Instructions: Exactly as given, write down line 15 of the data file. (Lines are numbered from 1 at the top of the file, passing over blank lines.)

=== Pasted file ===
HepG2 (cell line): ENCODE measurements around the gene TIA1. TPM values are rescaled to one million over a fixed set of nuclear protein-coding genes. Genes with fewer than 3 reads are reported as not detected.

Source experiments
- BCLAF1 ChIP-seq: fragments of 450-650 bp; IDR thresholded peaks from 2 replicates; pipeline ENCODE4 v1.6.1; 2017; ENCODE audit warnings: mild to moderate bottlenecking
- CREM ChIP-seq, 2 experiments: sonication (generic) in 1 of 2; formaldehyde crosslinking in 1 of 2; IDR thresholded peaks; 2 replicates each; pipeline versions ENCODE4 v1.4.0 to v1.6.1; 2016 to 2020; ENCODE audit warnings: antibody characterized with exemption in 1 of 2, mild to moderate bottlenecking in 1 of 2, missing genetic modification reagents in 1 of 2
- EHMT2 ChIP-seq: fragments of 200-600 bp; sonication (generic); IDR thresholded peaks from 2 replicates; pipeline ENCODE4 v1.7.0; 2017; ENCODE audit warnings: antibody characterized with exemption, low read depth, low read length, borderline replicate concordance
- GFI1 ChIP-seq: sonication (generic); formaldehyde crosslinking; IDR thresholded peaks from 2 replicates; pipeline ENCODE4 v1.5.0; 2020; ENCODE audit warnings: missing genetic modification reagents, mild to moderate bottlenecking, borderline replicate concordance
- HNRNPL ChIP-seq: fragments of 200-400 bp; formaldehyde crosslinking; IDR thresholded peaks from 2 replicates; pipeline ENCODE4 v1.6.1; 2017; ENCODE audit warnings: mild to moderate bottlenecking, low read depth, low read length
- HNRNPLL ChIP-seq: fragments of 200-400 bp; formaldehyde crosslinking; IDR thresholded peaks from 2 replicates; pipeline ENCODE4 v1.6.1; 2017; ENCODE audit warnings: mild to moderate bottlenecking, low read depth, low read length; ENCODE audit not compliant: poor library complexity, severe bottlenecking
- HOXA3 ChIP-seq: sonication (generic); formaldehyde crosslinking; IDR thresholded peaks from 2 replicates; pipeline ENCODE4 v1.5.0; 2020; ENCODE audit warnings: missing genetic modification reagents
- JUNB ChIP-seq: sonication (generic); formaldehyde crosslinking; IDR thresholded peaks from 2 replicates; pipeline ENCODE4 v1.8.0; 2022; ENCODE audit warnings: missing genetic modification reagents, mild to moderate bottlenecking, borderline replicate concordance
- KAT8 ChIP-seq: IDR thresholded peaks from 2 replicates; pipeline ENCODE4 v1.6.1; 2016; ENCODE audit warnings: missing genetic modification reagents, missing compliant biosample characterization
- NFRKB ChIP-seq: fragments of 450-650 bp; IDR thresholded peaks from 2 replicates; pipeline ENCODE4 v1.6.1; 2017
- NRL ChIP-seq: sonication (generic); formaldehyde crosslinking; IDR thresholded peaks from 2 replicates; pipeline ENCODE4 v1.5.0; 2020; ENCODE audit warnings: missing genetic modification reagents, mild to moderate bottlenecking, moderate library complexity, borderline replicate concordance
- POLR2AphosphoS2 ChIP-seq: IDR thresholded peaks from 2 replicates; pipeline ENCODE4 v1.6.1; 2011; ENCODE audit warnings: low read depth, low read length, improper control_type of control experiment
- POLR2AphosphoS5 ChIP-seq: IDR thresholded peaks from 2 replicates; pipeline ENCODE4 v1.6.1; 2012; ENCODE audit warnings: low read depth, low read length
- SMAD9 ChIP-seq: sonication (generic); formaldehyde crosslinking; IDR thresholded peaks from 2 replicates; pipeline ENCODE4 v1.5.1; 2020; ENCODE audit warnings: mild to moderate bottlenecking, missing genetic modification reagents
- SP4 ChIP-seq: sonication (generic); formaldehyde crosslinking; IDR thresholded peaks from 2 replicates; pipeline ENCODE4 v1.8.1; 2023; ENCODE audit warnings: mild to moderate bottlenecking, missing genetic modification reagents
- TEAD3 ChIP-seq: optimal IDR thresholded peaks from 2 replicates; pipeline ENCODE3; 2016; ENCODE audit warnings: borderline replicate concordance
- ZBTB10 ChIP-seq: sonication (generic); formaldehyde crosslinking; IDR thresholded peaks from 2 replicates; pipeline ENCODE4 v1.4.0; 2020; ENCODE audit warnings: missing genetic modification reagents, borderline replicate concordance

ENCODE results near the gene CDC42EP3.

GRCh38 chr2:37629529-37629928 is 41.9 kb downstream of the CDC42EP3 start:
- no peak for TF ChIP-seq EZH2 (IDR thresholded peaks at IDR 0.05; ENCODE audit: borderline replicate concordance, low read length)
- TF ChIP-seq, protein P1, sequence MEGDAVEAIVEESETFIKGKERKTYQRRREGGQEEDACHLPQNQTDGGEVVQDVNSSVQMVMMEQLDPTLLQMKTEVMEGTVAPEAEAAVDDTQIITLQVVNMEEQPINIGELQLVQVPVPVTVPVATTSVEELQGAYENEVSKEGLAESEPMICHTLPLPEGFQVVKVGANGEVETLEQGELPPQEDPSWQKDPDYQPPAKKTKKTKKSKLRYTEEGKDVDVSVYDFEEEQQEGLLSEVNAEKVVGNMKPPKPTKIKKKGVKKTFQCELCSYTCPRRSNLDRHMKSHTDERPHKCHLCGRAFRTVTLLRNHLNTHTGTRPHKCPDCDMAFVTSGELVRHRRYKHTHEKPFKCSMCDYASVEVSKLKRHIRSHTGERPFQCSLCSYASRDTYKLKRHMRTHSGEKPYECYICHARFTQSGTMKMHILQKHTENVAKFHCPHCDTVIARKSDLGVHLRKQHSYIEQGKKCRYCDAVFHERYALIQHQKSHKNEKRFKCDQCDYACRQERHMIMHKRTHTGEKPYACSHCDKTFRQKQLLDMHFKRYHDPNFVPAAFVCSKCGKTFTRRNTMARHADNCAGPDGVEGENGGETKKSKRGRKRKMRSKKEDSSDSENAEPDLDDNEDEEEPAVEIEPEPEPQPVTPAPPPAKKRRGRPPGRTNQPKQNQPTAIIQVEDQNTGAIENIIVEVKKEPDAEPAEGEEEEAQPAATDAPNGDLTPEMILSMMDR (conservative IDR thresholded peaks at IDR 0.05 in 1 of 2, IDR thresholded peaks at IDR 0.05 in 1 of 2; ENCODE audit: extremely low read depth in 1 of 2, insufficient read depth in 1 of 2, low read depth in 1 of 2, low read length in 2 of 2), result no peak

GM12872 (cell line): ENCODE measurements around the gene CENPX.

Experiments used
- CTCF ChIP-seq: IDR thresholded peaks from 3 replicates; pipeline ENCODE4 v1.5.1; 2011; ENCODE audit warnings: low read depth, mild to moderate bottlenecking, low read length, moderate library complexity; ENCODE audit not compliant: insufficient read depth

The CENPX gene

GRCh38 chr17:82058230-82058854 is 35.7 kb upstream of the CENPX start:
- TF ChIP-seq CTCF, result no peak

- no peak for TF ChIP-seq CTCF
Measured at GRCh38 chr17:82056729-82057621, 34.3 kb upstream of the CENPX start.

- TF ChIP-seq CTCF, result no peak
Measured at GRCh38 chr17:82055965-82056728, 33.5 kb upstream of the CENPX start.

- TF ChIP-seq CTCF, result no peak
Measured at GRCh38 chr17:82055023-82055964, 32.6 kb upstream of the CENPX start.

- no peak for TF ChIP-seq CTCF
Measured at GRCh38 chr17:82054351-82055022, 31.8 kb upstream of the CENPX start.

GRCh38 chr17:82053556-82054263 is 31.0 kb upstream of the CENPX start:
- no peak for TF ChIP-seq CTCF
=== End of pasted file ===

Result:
- POLR2AphosphoS5 ChIP-seq: IDR thresholded peaks from 2 replicates; pipeline ENCODE4 v1.6.1; 2012; ENCODE audit warnings: low read depth, low read length